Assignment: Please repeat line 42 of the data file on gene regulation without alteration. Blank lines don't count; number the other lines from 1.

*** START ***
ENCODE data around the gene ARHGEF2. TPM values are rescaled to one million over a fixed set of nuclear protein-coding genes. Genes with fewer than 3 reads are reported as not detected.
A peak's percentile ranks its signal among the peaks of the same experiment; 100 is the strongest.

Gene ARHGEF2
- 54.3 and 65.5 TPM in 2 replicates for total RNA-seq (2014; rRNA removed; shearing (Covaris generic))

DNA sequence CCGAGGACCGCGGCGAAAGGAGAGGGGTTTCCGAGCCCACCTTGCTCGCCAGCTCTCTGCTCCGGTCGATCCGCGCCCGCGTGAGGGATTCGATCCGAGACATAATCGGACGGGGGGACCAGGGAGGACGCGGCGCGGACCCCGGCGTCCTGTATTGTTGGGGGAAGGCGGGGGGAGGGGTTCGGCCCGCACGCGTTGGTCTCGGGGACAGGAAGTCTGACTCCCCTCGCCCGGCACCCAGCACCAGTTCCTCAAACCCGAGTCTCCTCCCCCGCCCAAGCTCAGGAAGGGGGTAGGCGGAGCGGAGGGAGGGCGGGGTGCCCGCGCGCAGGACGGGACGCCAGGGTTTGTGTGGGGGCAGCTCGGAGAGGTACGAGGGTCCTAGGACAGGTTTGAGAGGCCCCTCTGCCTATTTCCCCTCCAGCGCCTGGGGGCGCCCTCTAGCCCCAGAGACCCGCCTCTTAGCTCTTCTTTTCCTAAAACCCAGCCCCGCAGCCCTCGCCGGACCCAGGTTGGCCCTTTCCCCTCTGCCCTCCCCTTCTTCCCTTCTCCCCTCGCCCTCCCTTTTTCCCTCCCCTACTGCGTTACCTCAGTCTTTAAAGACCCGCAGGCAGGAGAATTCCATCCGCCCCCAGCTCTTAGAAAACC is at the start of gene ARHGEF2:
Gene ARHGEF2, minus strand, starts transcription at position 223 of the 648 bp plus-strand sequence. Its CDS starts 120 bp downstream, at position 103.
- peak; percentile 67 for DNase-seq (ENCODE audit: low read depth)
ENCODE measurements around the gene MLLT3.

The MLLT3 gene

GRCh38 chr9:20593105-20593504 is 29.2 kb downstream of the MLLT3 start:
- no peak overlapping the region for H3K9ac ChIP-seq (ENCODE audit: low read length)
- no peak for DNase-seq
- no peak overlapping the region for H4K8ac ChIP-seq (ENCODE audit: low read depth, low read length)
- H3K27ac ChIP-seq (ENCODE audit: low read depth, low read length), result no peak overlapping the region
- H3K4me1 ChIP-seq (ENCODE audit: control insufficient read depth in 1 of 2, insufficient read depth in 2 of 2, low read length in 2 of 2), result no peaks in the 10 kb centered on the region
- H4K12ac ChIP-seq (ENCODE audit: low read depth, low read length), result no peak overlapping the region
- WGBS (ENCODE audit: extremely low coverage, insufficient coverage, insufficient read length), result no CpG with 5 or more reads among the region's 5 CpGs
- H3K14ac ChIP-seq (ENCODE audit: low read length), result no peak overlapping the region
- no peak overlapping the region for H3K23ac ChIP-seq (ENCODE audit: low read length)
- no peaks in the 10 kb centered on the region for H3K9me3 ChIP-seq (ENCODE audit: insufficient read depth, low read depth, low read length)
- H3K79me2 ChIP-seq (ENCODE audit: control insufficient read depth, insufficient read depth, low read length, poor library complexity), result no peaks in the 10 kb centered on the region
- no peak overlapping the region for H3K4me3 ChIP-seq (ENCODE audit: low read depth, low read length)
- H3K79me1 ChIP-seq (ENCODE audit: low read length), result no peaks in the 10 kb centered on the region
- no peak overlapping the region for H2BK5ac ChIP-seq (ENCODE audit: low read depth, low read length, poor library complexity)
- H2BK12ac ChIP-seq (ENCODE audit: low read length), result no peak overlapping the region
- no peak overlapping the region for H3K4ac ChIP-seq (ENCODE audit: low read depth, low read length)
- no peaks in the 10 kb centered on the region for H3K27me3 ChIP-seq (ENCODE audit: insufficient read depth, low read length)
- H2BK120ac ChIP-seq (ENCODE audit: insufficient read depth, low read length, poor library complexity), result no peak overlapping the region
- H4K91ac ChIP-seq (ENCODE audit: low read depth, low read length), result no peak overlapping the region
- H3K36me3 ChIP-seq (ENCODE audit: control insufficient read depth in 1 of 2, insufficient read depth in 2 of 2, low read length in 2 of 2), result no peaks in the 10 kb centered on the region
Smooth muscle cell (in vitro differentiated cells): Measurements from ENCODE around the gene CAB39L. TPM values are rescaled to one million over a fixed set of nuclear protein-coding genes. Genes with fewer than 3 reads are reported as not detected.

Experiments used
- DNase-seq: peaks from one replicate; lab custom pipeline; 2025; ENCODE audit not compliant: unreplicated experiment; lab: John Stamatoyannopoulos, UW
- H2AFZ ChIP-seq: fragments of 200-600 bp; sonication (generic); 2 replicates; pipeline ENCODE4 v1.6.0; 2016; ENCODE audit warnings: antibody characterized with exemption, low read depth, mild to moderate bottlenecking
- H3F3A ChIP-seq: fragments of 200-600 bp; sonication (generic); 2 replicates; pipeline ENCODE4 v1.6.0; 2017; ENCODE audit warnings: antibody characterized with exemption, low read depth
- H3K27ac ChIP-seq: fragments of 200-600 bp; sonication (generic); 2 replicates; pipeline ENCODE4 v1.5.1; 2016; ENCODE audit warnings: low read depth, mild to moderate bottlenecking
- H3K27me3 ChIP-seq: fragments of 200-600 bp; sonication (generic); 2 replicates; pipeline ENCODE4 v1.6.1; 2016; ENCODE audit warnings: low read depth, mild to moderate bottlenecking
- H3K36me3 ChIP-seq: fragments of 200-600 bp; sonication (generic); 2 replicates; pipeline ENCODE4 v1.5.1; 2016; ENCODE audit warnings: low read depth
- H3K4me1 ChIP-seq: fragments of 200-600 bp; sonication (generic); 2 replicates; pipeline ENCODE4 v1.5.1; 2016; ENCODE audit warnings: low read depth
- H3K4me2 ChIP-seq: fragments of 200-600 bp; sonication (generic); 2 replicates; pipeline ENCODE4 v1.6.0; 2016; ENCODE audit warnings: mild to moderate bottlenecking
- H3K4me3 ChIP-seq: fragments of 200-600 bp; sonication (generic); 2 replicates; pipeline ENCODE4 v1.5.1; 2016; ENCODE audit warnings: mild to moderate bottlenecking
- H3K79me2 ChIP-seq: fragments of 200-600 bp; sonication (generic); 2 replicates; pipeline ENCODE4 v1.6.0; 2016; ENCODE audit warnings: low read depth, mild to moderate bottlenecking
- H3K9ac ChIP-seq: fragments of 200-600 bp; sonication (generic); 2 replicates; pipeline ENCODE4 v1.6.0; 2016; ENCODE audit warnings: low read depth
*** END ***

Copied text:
- H3K79me2 ChIP-seq: fragments of 200-600 bp; sonication (generic); 2 replicates; pipeline ENCODE4 v1.6.0; 2016; ENCODE audit warnings: low read depth, mild to moderate bottlenecking